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Other Articles from The Villager

Wamb??seun, from Mondesa to the world

Mon, 10 March 2014 03:03
by Andreas Kathindi
Columns

So is it LO2 or Wambüseun?

I acquired ‘Wambüseun’ after dropping a track by the same name and it stuck. I, however, have different personalities; Lawnan is the businessman, Sandy is the at-home guy and LO2 is the alter-ego to Wambüseun.

What have you been up to?

Been busy putting up a farm. There’s nothing on the plot yet, so I’m starting from scratch. I have two albums recorded eight years ago, so I’ll be adding and removing songs from them to make them sound more current.

What was the hardest thing for you to deal with as a kid?

I grew up all over the country. It wasn’t tough per say but the experience made me more adaptable. I learnt different languages very quickly at a young age. But the toughest thing for me came during my teenage years; not having a father figure. I had to find father figures in my favourite movie stars and superheroes.

You brought Jack Parrow to Namibia last year, what can fans look forward to this year?

In August, I will have a live concert with award-winning South African Afrikaans rock band, Van Coke Kartel. I will also be celebrating 16 years in the industry, so I will be giving away a car. To stand a chance to win it, fans will have to get a ticket to the concert.

You’re one of the few artists to have a sponsor deal (Score Energy). Why do you think most companies shy away from sponsoring local artists?

Artists here lack professionalism. For example, an artist can be booked for a show that starts at 7pm and are required to pitch an hour before that for sound check, but the artist will show up 20 minutes after the show starts. How do you expect to be taken seriously when you don’t even take yourself seriously? Many artists also lack knowledge of the co-operate world.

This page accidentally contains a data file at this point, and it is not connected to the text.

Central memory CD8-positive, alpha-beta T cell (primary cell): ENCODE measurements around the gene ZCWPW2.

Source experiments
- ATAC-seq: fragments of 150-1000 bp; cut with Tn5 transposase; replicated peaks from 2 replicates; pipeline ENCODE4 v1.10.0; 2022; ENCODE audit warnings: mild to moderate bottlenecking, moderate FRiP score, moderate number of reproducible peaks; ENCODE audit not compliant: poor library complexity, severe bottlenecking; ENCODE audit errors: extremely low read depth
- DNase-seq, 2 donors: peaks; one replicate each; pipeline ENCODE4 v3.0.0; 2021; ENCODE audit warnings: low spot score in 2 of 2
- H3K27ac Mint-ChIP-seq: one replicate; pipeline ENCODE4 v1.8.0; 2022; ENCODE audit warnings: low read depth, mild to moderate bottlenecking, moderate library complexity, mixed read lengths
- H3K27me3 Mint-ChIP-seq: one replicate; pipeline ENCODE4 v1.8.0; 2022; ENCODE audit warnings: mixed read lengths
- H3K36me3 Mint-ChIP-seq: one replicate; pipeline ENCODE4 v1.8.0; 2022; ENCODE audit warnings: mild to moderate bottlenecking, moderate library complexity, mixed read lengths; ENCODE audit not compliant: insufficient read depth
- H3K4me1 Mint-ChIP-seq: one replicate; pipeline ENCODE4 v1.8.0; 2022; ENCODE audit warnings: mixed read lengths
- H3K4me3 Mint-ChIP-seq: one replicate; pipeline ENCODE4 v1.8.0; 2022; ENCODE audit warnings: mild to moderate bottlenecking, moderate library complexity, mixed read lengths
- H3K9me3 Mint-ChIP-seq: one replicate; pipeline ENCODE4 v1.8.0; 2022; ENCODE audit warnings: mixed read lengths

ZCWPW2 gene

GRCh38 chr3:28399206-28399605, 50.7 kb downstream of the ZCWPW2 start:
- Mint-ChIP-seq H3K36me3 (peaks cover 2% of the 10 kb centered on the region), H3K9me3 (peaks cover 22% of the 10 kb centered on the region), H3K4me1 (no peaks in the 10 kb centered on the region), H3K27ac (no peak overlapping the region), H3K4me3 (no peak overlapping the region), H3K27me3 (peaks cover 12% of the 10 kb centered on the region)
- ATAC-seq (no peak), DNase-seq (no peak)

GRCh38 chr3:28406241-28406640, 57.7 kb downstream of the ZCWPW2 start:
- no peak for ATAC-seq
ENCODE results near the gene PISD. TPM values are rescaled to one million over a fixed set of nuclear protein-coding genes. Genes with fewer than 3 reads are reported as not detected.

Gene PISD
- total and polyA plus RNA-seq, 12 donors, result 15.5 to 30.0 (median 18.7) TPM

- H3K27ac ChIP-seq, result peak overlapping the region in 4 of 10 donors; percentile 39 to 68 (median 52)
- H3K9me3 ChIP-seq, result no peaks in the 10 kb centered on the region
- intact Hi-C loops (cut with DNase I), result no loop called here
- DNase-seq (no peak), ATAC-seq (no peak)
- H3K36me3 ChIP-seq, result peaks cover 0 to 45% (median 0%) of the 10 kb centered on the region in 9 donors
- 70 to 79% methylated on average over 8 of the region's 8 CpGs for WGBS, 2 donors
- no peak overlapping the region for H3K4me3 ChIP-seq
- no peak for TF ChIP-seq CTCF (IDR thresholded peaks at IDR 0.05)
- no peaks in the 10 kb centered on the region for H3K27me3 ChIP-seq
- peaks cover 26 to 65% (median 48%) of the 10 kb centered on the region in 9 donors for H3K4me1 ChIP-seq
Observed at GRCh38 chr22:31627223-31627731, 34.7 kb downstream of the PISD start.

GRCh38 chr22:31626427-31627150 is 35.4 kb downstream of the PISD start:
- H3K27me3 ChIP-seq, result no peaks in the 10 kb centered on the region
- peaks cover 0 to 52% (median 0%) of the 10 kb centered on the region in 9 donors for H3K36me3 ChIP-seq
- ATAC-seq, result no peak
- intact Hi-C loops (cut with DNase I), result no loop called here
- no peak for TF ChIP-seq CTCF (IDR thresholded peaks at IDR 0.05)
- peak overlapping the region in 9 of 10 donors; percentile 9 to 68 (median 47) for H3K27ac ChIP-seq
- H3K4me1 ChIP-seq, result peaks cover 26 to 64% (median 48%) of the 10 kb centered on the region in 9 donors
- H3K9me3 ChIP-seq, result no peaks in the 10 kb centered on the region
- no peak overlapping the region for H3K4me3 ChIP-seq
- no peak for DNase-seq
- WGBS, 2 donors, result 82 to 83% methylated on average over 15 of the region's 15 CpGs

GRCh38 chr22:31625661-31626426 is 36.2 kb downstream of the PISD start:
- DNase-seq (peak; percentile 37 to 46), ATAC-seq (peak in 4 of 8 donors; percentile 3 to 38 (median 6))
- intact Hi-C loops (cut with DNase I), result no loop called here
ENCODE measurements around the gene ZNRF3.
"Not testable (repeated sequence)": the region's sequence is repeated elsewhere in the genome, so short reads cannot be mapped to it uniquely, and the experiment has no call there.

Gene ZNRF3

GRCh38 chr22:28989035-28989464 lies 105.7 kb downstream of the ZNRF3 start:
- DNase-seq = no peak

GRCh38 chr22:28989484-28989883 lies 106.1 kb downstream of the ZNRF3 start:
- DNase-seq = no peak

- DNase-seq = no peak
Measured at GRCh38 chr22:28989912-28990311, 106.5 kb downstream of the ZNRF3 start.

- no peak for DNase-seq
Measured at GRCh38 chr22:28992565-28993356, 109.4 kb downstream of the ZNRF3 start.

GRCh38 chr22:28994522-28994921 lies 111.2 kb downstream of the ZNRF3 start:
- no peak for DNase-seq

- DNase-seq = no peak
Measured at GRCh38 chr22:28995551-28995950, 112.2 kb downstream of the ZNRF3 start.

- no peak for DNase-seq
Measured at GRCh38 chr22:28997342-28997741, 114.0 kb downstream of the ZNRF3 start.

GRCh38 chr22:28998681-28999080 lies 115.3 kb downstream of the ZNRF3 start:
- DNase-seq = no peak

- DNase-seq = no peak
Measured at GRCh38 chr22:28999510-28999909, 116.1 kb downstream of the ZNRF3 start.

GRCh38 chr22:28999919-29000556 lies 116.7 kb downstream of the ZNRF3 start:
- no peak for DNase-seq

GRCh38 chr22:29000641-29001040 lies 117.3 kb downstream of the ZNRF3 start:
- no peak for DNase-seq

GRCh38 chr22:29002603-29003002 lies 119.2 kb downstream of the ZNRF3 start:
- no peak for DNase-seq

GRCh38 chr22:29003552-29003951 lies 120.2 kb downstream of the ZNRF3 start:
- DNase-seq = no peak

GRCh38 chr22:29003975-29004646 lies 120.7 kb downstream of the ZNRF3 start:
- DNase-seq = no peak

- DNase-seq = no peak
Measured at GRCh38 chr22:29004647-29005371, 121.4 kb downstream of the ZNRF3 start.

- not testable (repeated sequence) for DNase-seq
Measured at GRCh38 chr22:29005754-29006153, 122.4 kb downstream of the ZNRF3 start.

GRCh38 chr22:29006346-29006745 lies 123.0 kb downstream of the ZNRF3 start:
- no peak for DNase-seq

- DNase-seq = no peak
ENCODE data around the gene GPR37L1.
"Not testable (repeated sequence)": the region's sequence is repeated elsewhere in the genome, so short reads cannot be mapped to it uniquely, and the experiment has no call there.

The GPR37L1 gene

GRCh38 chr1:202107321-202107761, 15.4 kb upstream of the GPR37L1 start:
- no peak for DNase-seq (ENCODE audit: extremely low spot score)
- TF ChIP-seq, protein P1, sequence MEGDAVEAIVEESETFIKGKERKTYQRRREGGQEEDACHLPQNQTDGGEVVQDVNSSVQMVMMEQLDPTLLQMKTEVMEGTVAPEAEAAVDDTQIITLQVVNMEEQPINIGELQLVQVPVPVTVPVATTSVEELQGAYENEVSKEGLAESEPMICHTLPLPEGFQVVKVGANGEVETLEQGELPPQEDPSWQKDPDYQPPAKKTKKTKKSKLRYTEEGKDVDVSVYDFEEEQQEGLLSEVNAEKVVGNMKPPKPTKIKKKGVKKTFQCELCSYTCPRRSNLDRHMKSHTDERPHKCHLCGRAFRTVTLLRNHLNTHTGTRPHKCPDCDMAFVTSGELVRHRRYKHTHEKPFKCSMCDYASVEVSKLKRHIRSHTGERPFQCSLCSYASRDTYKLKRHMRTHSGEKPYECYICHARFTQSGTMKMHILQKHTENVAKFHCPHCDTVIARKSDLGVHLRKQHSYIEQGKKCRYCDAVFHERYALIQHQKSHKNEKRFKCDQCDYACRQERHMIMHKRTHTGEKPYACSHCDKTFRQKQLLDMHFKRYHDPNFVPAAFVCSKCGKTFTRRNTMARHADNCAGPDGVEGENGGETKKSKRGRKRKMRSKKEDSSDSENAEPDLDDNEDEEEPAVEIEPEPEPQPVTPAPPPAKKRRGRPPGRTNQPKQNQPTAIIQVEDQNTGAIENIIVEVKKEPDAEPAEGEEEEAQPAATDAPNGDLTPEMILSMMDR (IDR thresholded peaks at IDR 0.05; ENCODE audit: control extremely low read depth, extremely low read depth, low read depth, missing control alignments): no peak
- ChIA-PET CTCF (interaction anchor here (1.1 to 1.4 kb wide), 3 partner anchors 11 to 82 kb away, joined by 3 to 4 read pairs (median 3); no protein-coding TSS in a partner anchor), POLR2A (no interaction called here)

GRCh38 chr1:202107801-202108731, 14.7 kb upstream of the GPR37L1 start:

How do you come up with your songs?

I am inspired by random things. There are songs that take me 20 minutes to write while others take me three years or longer to finish. I guess I get inspired by life in general.

How was the kasie life in Mondesa?

It was the birth of Wambüseun. I draw a lot of reference from my experiences there. It was not a hard life, I cannot lie. I also can’t say I had to be a gangster and saw gruesome things and whatever, like some rappers try to reconstruct their pasts. I saw some things, yes, but it was a decent life.

What do you think of the current state of local hip hop?

It has certainly evolved. There are some good things but there are a lot we’re unhappy with too. To a certain extent, we lack identity. There are those who complain that only certain rappers get the chance to get booked outside the country and even perform in USA and Europe, but how do you expect to get booked in those parts of the world when you sound exactly like the rappers already in there?

You do Afrikaans music, which is predominantly white but in a black medium, hip hop, one would think that was a recipe for disaster?